She fought down the urge to hide under the table like a little girl being scolded by her father and held his gaze.
“What. Do. They. Want? The Panthion. You’ve told us all that they want something. What is it?”
If she had been expecting him to beat around the bush a little longer before answering, she was disappointed.
Lydia held back a sigh. Of course. After her fellow gods approved her plan, she had set the destruction of Ilona Prime in action. As the patron goddess of the planet Thycia – home to the terminus of the artificial wormhole that connected the Federation’s home galaxy with their own - she had the closest relationship with their extra-galactic allies. As such, she could call upon the support of their mighty fleet. A fleet led by the Federation’s flagship and captained by its finest captain. The USS Phoenix and Andrew Lee.
The Panthion were asking her to hand over the Federation’s most lauded officer. It might end the alliance.
She shook her head. “Out of the question. I’m not going to let those insects devour Andrew Lee and his crew and project it into the minds of every man, woman and child in my domain. I’ll have a religious rebellion within days and…”
Although she had a whole speech prepared, Lydia trailed off when she saw Zeran shaking his head.
“They don’t want us to hand them over,” he said. “There will not be any devouring.”
“The Panthion have asked us – have asked you, my dear Lydia – to exile them. The Phoenix and her crew will be sent away, to live out the rest of their days travelling the space ways. An Ilonan minddweller will be birthed in each of their minds, transmitting the thoughts of every single member of the crew back to the Cluster so that the hivemind can share in their despair.”
Lydia blanched. Of everything she had expected... Exile? She couldn’t decide whether it was worse than a summary execution or not.
“How exactly do the Panthion expect to force the Phoenix crew to stay exiled?”
Lydia straightened in her chair as Hadran asked the question. “Exactly! What is to stop them returning? Or even settling somewhere?”
Zeran was shaking his head. “The exile will be permanent. The Panthion have a… a weapon, something they call a Trenchant Wave. Some kind of quantum construct based in multidensional space, equipped with a wavelength identifier that can trace the movements of the Phoenix. Any time they come within a few hundred lightyears of the Kalindan colonies, the Trenchant Wave will throw them back to the Expanse.”
Silence fell over the gathered gods like a steel blanket. “The Expanse?”
Zeran’s expression tightened. Fear. She steeled her own features, fighting back the sudden flutter in her belly.
“They choose the location of the exile. The Borderlands.”
The Darkland Expanse. “Do they know?”
Zeran shook his head. “I do not believe so. They simply chose the most remote location they could find.”
Before any of them could raise any more objections, Zeran pressed on. “As to the crew of the Phoenix settling on a planet in the Expanse, the Panthion have thought of that as well.”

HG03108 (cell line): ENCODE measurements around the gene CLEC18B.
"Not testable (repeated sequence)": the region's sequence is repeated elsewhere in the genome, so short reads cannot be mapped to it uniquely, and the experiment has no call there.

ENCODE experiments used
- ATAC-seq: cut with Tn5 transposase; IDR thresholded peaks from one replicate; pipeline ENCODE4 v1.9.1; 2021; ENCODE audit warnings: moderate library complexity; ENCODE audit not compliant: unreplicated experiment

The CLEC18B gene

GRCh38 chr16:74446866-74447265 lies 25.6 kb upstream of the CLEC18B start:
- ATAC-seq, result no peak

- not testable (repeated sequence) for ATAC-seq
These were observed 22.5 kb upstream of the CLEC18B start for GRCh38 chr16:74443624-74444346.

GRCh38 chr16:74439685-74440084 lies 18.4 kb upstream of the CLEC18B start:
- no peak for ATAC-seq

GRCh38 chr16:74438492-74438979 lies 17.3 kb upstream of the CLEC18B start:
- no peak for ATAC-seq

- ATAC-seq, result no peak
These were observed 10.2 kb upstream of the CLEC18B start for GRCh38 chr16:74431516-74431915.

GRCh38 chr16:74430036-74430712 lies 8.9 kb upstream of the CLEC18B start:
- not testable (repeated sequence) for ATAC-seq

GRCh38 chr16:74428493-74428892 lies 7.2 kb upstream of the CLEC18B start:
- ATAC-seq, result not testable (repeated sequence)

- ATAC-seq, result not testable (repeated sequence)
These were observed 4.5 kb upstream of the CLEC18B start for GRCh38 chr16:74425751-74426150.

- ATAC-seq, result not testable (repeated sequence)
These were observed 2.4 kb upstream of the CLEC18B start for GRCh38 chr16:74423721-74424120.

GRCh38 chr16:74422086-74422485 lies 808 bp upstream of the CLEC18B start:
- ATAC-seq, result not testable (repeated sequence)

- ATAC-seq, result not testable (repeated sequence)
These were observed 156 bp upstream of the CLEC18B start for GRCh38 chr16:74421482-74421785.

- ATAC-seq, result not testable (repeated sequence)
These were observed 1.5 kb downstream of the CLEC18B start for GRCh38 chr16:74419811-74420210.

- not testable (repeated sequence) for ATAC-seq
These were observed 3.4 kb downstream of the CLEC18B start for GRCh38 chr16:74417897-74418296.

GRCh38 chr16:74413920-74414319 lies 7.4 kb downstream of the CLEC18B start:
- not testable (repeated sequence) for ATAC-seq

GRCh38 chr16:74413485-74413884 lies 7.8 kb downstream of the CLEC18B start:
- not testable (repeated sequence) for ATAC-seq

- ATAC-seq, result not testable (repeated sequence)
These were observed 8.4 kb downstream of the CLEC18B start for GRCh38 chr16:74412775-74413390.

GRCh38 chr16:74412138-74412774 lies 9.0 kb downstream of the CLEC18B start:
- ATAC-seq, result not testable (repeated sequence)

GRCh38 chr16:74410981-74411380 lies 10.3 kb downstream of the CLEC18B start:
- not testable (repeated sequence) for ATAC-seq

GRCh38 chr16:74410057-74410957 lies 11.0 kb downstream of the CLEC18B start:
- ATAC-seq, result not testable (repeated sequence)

Light flared in the centre of the room, fading to reveal a strange insectile creature – five separate sections, chitinous armour, nine eyes and numerous tendrils extending from a beak-like maw. Lydia wrinkled her nose. Rising, but the Panthion’s creatures made her skin crawl.
“This is a darkeling. A space faring swarm creature evolved on one of the Ilonan colony worlds. The Panthion will direct a group of these creatures to shadow the Phoenix. If they spend more than four solar days in one place, the darkelings will move in.”
Lydia felt sick. The Panthion seemed to have thought of everything in order to keep the Phoenix on the run. She would be sentencing her people to a life of constant pressure and unending danger. They would be hounded from one place to the next, and when the people of the Darkland Expanse learned what they were, they would turn on them. The Phoenix would become a cursed ship, rejected by all and assisted by none.
She realised that her fellow gods were all looking at her. She forced her eyes to focus on Zeran, ignoring all the others.
“Do I have a choice?”
He looked at her with what might almost have been described as pity. “There is always a choice, Lydia. But those choices have consequences. If you refuse, we may be forced to offer them something else. Or we may have to start the whole war up again. You designed the burrowing disease to bring this whole stupid mess to a close, and it worked. What is one ship when compared to the lives of billions?”
What indeed? One ship in exchange for peace. One man in return for billions. She shook her head. There was no way she could say no.
“You need to let me tell them,” she said finally. “And you all need to understand that I will not abandon them completely. If I can find a way to bring them home, I will.”
One by one, her fellow gods nodded. She could see the relief in some of their eyes and realised for the first time that if she had decided to be difficult, this might have sparked off a whole different war. She entertained the notion for a moment, but rejected it almost immediately. She was nowhere near powerful enough to fight against her fellow gods. Not yet, at any rate.
“Of course,” Zeran said for the rest of them. “We totally understand. We are in agreement, though?”
Taking a deep breath, she nodded. Meeting his eyes, she tried to convey that though she was accepting this, she had no intention of doing so indefinitely. One day, she promised. One day I’ll find a way to bring them home. Before that thing we buried in the Darkland Expanse can find them and use them against us.